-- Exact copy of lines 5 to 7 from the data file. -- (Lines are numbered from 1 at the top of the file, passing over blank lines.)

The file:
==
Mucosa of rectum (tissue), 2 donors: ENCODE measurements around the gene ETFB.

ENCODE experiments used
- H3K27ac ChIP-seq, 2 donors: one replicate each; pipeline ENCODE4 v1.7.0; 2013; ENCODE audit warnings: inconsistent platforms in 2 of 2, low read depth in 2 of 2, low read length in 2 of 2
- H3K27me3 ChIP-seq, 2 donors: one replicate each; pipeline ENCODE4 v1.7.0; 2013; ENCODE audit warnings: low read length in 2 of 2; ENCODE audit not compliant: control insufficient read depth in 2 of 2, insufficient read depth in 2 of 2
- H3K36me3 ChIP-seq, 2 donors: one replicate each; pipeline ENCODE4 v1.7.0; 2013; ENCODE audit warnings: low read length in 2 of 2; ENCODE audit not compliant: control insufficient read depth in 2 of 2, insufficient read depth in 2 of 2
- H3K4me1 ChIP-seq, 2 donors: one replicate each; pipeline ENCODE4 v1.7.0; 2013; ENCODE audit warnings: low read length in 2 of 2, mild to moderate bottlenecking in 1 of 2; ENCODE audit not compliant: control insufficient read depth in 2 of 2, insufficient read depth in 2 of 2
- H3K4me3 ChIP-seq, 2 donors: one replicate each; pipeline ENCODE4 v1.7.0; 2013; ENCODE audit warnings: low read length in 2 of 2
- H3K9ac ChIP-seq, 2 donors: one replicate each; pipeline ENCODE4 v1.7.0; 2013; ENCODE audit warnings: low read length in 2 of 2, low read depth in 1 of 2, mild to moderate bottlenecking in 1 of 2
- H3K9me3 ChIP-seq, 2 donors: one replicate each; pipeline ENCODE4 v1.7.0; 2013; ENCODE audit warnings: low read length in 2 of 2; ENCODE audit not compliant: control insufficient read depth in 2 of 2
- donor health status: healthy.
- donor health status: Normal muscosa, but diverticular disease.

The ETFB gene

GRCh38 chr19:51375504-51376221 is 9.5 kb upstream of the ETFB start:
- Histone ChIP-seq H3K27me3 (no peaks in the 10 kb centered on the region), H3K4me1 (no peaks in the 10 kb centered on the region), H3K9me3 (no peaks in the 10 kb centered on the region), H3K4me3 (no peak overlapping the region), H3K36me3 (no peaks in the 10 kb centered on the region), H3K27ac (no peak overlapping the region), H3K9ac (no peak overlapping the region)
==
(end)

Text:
- H3K36me3 ChIP-seq, 2 donors: one replicate each; pipeline ENCODE4 v1.7.0; 2013; ENCODE audit warnings: low read length in 2 of 2; ENCODE audit not compliant: control insufficient read depth in 2 of 2, insufficient read depth in 2 of 2
- H3K4me1 ChIP-seq, 2 donors: one replicate each; pipeline ENCODE4 v1.7.0; 2013; ENCODE audit warnings: low read length in 2 of 2, mild to moderate bottlenecking in 1 of 2; ENCODE audit not compliant: control insufficient read depth in 2 of 2, insufficient read depth in 2 of 2
- H3K4me3 ChIP-seq, 2 donors: one replicate each; pipeline ENCODE4 v1.7.0; 2013; ENCODE audit warnings: low read length in 2 of 2